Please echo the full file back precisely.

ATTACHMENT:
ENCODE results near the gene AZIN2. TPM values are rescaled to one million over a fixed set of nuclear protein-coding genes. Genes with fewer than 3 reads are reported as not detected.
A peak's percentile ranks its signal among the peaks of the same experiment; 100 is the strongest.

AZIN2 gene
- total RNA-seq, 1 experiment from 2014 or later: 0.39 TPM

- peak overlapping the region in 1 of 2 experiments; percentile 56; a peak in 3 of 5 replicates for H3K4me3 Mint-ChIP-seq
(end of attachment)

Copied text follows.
ENCODE results near the gene AZIN2. TPM values are rescaled to one million over a fixed set of nuclear protein-coding genes. Genes with fewer than 3 reads are reported as not detected.
A peak's percentile ranks its signal among the peaks of the same experiment; 100 is the strongest.

AZIN2 gene
- total RNA-seq, 1 experiment from 2014 or later: 0.39 TPM

- peak overlapping the region in 1 of 2 experiments; percentile 56; a peak in 3 of 5 replicates for H3K4me3 Mint-ChIP-seq